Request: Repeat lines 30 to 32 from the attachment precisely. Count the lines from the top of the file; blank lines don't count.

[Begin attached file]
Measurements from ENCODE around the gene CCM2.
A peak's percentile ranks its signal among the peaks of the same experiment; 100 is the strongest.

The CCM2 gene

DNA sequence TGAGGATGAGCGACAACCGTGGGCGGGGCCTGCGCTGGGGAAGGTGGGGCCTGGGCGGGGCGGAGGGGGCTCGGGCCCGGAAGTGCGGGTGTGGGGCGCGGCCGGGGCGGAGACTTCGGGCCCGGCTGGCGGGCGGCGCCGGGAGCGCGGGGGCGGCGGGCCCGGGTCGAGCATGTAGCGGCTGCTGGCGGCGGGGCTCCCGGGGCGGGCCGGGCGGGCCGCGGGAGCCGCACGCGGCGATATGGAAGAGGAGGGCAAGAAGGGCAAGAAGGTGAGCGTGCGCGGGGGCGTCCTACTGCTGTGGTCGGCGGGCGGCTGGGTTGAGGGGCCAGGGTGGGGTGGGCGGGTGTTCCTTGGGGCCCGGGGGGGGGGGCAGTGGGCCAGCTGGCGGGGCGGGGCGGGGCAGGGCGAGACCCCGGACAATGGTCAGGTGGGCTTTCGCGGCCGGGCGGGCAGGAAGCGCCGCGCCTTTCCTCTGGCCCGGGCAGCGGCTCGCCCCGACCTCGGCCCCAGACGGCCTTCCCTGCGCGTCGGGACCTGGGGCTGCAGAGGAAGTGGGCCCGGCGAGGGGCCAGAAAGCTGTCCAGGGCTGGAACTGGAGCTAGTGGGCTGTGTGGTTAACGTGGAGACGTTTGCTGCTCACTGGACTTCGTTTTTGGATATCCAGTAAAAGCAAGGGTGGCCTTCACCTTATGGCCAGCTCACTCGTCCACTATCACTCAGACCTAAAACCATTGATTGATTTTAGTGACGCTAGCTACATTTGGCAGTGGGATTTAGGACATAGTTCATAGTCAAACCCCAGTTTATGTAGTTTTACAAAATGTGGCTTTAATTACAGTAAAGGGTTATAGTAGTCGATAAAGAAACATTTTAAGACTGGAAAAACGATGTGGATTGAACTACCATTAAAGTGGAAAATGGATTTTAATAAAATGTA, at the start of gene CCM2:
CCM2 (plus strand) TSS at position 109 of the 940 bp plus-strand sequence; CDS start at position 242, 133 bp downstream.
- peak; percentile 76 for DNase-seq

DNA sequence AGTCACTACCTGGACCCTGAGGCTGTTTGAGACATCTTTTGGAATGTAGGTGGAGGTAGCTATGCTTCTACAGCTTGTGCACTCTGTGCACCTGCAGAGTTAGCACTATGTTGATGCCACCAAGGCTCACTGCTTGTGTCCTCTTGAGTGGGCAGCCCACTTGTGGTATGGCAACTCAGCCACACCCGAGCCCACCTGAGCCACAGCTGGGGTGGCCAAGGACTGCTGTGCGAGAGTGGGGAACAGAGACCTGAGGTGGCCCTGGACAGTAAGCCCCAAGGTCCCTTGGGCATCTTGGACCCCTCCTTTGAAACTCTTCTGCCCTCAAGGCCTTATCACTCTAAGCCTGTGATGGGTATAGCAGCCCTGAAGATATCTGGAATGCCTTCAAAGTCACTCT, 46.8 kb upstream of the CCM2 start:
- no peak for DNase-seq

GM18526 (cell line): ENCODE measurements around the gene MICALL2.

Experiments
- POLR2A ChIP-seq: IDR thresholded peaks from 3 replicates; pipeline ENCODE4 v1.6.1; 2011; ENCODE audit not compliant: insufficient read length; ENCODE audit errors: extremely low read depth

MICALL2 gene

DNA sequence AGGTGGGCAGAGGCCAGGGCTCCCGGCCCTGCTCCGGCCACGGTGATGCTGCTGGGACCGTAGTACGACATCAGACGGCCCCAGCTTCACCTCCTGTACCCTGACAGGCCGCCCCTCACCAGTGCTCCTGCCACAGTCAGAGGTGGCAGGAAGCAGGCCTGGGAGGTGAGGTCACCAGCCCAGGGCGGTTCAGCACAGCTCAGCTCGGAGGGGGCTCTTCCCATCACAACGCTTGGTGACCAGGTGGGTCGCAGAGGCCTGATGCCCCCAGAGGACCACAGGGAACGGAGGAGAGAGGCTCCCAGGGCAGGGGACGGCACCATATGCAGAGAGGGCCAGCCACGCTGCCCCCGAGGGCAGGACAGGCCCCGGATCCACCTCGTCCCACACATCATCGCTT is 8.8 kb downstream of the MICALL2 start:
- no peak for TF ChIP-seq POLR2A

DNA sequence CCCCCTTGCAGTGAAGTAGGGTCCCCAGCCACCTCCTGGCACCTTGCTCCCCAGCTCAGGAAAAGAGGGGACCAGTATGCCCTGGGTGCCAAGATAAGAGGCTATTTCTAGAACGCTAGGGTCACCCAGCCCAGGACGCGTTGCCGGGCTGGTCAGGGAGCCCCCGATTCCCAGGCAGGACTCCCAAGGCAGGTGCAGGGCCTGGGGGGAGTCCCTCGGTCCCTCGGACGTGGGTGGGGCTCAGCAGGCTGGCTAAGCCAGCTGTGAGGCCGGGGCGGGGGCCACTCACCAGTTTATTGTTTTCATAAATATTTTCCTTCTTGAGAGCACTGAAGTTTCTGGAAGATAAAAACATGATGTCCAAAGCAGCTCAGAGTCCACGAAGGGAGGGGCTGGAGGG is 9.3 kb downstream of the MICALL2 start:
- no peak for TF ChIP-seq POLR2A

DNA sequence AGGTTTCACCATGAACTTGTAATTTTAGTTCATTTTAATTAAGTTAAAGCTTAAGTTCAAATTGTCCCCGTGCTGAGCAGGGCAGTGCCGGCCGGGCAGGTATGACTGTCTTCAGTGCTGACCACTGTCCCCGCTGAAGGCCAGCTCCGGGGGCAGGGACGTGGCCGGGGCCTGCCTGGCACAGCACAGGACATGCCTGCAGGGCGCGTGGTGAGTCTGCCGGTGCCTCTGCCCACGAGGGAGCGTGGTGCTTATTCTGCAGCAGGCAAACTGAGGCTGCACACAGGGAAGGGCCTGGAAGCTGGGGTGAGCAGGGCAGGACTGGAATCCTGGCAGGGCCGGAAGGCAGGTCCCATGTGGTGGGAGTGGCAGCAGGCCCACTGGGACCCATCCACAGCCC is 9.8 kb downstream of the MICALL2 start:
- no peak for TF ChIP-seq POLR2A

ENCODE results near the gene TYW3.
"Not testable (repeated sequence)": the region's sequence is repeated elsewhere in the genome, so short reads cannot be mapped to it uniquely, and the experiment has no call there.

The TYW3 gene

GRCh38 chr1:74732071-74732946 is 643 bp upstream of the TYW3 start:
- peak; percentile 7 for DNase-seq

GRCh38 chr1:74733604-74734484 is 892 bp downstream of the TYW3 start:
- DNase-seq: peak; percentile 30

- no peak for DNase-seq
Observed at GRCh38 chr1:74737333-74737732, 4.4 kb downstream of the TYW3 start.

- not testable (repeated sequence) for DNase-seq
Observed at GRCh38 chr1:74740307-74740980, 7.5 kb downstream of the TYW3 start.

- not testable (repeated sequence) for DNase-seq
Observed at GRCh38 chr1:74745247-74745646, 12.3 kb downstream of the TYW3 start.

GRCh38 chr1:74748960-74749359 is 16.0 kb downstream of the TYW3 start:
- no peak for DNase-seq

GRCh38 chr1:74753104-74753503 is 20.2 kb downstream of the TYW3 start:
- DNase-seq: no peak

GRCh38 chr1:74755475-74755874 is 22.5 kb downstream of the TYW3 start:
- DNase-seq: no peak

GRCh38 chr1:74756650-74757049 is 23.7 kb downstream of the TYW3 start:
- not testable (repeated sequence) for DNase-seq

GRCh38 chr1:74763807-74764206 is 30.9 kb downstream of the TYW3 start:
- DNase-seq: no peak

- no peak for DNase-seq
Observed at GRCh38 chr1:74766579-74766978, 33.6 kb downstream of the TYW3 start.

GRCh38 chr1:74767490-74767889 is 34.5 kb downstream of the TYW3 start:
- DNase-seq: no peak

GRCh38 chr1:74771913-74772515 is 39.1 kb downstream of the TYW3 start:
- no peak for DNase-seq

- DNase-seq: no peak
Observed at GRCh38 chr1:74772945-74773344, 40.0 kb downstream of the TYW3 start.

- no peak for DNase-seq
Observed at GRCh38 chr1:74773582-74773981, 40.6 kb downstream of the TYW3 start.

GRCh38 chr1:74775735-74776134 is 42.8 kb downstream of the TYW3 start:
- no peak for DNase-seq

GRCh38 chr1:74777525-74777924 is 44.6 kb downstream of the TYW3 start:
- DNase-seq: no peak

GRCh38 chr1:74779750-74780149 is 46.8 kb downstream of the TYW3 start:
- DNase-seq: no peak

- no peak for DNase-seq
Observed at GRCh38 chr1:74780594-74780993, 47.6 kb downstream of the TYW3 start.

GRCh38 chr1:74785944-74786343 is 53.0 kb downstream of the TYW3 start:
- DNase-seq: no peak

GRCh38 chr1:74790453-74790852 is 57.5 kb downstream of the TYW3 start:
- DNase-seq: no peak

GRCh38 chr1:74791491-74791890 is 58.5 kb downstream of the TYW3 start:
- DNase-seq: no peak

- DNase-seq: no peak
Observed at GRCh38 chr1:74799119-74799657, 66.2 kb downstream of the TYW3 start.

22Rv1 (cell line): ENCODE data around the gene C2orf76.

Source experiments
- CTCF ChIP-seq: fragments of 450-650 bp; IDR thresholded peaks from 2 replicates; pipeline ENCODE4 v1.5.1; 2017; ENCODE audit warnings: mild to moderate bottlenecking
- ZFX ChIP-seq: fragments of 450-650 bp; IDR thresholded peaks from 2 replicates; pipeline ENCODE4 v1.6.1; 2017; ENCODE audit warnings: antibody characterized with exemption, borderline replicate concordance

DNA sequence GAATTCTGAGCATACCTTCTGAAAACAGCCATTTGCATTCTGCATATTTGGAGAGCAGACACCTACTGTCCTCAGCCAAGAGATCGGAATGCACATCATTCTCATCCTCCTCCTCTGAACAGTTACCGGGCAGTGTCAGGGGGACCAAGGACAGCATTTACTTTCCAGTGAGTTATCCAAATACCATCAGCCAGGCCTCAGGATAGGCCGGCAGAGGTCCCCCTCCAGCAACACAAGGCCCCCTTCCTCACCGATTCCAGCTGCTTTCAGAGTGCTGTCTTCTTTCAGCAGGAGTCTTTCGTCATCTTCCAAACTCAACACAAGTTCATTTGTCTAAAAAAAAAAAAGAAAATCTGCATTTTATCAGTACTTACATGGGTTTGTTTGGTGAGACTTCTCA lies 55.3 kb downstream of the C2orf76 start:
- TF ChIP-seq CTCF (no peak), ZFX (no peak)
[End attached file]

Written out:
- not testable (repeated sequence) for DNase-seq
Observed at GRCh38 chr1:74745247-74745646, 12.3 kb downstream of the TYW3 start.

GRCh38 chr1:74748960-74749359 is 16.0 kb downstream of the TYW3 start: